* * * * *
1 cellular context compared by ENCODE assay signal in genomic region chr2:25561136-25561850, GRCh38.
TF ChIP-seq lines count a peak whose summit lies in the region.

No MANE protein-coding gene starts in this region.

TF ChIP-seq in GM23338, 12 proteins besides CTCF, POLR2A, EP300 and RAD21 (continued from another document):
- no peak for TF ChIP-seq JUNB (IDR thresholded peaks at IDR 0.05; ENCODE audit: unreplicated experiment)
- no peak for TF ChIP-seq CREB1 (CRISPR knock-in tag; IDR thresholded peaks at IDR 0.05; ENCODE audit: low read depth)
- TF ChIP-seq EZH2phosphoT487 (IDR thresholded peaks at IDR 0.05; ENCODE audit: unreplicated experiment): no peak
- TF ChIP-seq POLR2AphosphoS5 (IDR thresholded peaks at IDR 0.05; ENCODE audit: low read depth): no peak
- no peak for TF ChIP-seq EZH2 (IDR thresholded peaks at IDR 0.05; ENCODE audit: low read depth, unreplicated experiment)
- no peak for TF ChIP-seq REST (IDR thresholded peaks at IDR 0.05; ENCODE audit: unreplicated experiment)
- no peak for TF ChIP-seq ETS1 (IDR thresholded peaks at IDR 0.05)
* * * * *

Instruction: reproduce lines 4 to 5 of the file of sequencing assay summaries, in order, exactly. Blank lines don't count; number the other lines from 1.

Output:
TF ChIP-seq in GM23338, 12 proteins besides CTCF, POLR2A, EP300 and RAD21 (continued from another document):
- no peak for TF ChIP-seq JUNB (IDR thresholded peaks at IDR 0.05; ENCODE audit: unreplicated experiment)